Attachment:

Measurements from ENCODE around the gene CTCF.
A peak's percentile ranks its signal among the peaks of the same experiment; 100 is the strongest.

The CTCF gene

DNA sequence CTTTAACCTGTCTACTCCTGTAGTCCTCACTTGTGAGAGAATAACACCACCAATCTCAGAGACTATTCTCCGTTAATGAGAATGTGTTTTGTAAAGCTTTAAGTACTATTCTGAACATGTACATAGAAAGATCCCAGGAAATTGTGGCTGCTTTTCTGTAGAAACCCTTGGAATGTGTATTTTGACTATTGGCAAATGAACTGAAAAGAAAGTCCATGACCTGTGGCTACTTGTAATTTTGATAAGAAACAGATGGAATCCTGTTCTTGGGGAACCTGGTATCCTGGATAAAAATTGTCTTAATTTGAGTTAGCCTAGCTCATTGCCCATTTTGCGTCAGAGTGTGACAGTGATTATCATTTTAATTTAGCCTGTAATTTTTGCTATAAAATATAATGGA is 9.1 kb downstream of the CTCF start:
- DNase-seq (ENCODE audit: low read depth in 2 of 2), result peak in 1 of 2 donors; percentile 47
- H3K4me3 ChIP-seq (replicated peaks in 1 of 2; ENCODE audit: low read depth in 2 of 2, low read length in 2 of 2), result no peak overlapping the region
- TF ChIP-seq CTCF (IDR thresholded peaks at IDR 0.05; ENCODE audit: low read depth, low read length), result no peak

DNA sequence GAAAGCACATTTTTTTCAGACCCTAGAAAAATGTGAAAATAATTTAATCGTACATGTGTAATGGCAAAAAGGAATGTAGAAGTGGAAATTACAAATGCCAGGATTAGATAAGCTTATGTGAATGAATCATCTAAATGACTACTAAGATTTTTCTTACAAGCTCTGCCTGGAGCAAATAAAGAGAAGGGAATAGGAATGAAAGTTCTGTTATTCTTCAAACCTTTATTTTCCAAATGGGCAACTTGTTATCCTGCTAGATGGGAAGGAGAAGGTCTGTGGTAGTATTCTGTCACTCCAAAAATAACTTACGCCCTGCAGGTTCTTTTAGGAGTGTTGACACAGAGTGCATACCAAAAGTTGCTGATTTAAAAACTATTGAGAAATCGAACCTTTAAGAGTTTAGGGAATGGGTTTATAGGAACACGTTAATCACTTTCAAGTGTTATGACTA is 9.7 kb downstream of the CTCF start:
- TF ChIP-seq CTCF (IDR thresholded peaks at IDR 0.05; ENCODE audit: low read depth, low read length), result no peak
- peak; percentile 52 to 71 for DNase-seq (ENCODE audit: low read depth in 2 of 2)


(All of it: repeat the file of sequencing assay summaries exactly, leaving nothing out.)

Measurements from ENCODE around the gene CTCF.
A peak's percentile ranks its signal among the peaks of the same experiment; 100 is the strongest.

The CTCF gene

DNA sequence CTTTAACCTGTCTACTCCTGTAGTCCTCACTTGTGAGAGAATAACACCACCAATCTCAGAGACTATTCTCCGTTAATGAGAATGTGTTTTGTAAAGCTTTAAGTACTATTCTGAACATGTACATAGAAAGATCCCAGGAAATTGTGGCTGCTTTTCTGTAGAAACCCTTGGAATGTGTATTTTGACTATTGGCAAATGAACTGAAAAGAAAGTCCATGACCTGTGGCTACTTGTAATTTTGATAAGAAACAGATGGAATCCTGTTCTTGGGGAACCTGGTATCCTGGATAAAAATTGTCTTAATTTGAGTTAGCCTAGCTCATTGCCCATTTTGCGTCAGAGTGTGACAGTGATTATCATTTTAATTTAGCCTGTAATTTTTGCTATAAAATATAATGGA is 9.1 kb downstream of the CTCF start:
- DNase-seq (ENCODE audit: low read depth in 2 of 2), result peak in 1 of 2 donors; percentile 47
- H3K4me3 ChIP-seq (replicated peaks in 1 of 2; ENCODE audit: low read depth in 2 of 2, low read length in 2 of 2), result no peak overlapping the region
- TF ChIP-seq CTCF (IDR thresholded peaks at IDR 0.05; ENCODE audit: low read depth, low read length), result no peak

DNA sequence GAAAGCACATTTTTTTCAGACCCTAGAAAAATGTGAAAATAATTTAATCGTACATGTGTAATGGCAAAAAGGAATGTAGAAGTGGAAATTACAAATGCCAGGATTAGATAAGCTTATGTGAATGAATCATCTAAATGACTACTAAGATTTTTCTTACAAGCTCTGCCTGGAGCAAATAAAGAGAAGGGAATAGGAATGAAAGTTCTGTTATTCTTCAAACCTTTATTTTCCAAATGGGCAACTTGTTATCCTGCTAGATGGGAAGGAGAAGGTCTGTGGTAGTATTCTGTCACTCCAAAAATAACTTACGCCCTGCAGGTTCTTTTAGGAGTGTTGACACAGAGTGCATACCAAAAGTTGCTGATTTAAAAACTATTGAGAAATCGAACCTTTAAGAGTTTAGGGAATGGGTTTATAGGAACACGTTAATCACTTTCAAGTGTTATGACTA is 9.7 kb downstream of the CTCF start:
- TF ChIP-seq CTCF (IDR thresholded peaks at IDR 0.05; ENCODE audit: low read depth, low read length), result no peak
- peak; percentile 52 to 71 for DNase-seq (ENCODE audit: low read depth in 2 of 2)